Defining D as the downgoing compressional wavefield that reaches a seafloor station and U as the upgoing compressional wavefield at that same station, the responses of the hydrophone P, vertical geophone Z, and inline horizontal geophone X are:
Φ is the incident angle at which the downgoing compressional wave arrives at the seafloor (Fig. 2). These equations imply that after appropriate calibration, a seafloor hydrophone response (P) and a seafloor vertical-geophone response (Z) can be combined to create the unknown down-going (D) and up-going (U) P-P wavefields at each receiver station using the following relationships:
By having access to the down-going (D) and up-going (U) compressional wave fields, subsea-floor P-P reflectivity R can be recovered by taking the ratio,
in the frequency domain, f. The inverse Fourier transform of RPP(f) then creates a time-based reflectivity series that starts at the seafloor and extends to a depth below the base of the hydrate stability zone. It is this time-based reflectivity RPP(t) that we use to create our high-resolution images of deep-water, near-seafloor geology.
We first calculate the Fourier transform of the up-and down-traveling P-P waves obtained from the simple combinations of raw P and Z data that are defined by Equations 1 through 5. At each offset, we divide the up-traveling P-P wave by the down-traveling P wave, using a modest damping applied for stability. An inverse Fourier transform then yields the P-P reflectivity. The reduction to sea-floor datum is automatic in this ratio process.
To determine the reflectivity of the P-SV wave, we follow a similar procedure. We divide the extracted P-SV wave by the down-going P wave field (lower left, Fig. 3) in the frequency domain to produce P-SV reflectivity defined as:
An inverse Fourier transform produces the P-SV reflectivity. More detail about this technique for calculating P-P and P-SV reflectivities has been published by Backus et al. (2006) and by Hardage et al. (2009).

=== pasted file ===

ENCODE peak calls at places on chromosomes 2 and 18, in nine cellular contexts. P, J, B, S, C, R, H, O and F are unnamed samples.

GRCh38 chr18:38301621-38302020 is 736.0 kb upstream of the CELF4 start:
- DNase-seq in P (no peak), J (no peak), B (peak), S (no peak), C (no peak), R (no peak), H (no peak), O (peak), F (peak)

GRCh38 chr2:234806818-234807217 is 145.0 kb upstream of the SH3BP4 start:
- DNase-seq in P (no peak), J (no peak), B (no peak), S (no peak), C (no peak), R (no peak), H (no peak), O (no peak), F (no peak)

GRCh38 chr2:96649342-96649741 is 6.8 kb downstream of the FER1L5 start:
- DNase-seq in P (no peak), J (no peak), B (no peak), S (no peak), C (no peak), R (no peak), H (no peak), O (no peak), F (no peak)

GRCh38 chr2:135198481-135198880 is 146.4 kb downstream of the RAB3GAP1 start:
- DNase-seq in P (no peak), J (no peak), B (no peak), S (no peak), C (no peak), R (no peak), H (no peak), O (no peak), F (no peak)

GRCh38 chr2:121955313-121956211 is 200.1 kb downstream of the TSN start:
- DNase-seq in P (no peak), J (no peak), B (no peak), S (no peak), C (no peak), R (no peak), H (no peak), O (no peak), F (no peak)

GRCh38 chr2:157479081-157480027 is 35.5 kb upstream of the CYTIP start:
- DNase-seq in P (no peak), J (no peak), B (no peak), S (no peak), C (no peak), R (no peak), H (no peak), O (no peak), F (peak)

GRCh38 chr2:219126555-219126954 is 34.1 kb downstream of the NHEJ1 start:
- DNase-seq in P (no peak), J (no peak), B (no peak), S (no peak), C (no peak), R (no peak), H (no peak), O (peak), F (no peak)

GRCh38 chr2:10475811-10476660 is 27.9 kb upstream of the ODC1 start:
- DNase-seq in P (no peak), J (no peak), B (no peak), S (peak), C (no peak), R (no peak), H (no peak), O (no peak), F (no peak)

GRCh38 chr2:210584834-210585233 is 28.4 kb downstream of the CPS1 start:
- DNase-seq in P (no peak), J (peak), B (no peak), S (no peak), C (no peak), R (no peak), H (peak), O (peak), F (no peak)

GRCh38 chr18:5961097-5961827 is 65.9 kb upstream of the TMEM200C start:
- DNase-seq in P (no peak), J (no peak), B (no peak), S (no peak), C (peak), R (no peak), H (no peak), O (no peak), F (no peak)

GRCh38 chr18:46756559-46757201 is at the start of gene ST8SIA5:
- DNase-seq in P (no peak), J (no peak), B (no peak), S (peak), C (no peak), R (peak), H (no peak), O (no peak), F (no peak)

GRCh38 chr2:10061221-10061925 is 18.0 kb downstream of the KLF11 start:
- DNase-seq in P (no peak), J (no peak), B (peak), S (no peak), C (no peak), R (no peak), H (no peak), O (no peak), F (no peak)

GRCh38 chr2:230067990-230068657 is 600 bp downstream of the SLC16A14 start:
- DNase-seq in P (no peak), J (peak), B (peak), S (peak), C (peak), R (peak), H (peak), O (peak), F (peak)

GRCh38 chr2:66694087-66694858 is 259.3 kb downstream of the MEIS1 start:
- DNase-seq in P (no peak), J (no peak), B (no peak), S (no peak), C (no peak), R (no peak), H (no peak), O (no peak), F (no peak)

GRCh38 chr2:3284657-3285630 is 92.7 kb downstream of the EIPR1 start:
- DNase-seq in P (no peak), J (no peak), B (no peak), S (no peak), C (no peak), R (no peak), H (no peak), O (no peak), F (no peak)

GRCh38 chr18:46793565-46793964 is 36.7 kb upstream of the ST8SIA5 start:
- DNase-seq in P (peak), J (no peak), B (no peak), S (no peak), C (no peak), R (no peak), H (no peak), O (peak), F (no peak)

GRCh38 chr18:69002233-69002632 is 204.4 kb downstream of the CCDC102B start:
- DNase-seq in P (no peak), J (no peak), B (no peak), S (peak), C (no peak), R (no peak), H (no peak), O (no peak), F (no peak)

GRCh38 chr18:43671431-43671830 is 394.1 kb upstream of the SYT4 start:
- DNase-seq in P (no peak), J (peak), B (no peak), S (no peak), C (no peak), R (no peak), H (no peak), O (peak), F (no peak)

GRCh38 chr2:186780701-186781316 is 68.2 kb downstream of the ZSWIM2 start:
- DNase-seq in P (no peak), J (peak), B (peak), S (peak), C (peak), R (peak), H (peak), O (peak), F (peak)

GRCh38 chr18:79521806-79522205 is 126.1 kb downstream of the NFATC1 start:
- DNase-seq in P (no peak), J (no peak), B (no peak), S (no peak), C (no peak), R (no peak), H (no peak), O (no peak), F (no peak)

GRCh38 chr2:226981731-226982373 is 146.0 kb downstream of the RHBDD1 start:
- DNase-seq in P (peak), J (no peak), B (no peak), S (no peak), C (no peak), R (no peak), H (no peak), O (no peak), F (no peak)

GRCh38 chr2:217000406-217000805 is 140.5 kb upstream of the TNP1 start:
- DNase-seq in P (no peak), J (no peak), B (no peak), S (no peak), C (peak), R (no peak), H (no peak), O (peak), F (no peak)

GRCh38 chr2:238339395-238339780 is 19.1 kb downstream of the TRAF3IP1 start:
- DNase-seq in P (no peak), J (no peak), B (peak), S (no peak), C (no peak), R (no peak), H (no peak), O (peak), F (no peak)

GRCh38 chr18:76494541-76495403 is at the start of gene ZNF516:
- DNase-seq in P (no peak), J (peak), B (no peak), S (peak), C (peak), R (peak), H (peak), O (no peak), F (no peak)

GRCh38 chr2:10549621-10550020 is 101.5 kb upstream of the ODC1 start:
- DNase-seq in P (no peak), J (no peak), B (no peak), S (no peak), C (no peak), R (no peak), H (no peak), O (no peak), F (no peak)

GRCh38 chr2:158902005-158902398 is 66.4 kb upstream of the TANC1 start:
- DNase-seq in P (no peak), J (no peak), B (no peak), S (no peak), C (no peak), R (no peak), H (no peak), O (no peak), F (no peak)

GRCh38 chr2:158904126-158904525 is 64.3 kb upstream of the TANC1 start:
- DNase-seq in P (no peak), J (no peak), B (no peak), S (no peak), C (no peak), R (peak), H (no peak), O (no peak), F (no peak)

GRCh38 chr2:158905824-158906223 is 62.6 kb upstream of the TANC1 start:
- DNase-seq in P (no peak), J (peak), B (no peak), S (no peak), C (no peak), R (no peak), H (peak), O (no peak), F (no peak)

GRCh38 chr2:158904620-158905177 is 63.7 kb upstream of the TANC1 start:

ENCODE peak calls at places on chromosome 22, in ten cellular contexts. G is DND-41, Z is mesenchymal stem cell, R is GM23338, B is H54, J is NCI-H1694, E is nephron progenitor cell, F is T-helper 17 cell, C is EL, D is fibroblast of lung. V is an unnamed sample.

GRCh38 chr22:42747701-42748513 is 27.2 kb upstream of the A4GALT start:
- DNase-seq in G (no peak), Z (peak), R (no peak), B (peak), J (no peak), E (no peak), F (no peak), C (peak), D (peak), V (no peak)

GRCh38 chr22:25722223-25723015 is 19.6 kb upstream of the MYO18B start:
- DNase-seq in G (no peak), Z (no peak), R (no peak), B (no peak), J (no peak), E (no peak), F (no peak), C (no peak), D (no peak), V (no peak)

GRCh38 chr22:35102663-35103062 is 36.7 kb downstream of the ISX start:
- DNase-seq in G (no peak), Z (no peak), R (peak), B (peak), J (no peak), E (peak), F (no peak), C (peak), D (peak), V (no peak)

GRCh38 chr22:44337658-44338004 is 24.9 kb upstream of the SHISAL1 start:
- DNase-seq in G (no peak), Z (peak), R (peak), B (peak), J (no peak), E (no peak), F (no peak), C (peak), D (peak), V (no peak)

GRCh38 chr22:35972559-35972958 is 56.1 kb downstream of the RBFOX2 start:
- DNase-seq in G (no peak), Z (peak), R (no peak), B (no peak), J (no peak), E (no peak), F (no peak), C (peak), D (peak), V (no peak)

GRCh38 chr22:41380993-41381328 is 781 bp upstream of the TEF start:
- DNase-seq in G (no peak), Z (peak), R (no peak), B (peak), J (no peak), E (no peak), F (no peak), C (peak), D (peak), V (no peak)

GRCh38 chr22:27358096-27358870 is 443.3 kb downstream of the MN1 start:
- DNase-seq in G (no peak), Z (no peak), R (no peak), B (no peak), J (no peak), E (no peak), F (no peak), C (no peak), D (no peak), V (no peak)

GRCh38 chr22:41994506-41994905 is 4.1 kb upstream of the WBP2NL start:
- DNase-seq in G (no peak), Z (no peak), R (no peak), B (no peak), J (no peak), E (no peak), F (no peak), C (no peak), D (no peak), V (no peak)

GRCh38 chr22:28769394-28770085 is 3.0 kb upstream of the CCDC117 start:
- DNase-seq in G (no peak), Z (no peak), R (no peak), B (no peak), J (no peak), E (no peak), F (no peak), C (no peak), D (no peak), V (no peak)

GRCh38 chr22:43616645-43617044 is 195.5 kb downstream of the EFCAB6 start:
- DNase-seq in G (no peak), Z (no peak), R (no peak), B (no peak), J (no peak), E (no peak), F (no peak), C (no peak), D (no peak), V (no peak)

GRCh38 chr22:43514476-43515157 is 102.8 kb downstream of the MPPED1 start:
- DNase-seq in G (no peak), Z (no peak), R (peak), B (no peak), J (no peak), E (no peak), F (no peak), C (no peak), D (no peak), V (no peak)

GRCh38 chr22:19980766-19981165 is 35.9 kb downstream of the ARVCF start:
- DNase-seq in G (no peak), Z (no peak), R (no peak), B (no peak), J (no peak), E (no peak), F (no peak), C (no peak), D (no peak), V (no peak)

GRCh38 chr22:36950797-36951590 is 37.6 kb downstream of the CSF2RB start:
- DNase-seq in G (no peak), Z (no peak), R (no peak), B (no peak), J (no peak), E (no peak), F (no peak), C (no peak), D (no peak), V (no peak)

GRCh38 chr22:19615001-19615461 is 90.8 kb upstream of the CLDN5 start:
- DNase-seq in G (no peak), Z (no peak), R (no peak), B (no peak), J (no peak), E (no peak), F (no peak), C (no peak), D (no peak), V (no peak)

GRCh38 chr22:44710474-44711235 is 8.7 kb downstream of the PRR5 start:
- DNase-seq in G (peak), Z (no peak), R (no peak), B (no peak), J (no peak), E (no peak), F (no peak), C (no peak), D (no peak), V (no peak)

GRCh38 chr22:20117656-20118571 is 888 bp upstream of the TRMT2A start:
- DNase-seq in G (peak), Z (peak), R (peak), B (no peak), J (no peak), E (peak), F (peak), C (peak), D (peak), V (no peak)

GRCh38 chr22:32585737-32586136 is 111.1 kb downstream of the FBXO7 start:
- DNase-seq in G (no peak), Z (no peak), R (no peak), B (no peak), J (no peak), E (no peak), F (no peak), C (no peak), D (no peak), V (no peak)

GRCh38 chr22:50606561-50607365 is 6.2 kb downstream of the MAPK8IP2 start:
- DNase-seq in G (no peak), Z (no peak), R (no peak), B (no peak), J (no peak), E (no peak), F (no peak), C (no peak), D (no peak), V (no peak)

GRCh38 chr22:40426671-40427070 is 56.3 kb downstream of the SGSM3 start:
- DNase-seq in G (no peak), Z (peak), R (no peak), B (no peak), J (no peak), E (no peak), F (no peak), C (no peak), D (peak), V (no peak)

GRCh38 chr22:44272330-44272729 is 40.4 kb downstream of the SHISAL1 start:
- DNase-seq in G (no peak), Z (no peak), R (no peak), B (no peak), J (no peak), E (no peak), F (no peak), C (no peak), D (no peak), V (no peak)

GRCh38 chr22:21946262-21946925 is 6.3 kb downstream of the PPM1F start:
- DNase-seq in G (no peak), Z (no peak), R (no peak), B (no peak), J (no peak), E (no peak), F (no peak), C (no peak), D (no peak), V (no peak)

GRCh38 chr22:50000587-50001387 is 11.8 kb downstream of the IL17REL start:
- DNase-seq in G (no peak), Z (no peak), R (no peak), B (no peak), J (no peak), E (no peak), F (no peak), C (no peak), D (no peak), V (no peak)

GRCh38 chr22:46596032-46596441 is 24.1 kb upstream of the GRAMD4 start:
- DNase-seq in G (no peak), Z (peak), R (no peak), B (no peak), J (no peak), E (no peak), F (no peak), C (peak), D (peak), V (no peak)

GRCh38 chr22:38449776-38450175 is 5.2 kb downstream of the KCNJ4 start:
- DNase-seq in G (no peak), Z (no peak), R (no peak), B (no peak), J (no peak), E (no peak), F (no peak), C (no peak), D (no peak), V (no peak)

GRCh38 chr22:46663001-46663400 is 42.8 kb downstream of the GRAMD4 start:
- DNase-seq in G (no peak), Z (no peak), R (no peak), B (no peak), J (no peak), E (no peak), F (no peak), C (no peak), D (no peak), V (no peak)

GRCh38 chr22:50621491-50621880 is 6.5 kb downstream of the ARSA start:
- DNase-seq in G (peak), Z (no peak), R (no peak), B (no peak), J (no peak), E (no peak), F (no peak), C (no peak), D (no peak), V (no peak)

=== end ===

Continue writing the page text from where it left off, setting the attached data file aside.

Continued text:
Creating Local Common-Receiver Images
To create P-P and P-SV images, we apply dynamic corrections to our reflectivity estimates to correct for the moveout on the near-offset traces. On Figure 3, we show the deconvolved P-P data (that is, the P-P reflectivity calculated by the strategy that leads to Eq. 6) for a ±2,500-m offset range after applying a time differentiation to enhance the frequency of the data. The data are excellent quality over the full offset range. Raytracing using a layered-velocity model of subsea-floor geology is then used to calculate curves of source-receiver offset versus time that correspond to reflection depth points that are a fixed offset distance from the receiver location. Examples of raytrace curves calculated for this common-receiver gather are shown in Figure 4 for depth-point offsets starting at ±10 m from the receiver station and increasing at 25-m intervals out to ±160 m from the receiver coordinates. Image-trace data can now be recovered by interpolation along these curves to produce P-P image traces at specified depth-point offsets from the receiver location.
In Figure 5, we show the deconvolved P-SV common-receiver gather at this same receiver station, before and after dynamic corrections. Note that even before dynamic moveout corrections, the P-SV events are nearly flat, so a limited-range stack before applying a dynamic moveout correction can provide a fairly good P-SV image. Depth-point-offset curves overlain on the P-SV reflectivity show that for our OBC data, which have a high VP/VS velocity ratio, any P-SV image trace of near-seafloor geology will extend only 1 or 2 m away from a receiver station.
Creating Continuous Images Along an OBC Profile
When these data-processing steps are followed at all receiver stations along an OBC profile, miniscale P-P and P-SV images are created at each receiver station. Each mini-image we created represents the subsea-floor image across a 25-m distance centered on a receiver station, which is the receiver-station interval for the OBC data that we used in this study. We then combine these small-scale images to make continuous P-P and P-SV images that extend for several kilometers along each OBC profile. This concept is illustrated on Figure 6 for P-P imaging and as Figure 7 for P-SV imaging.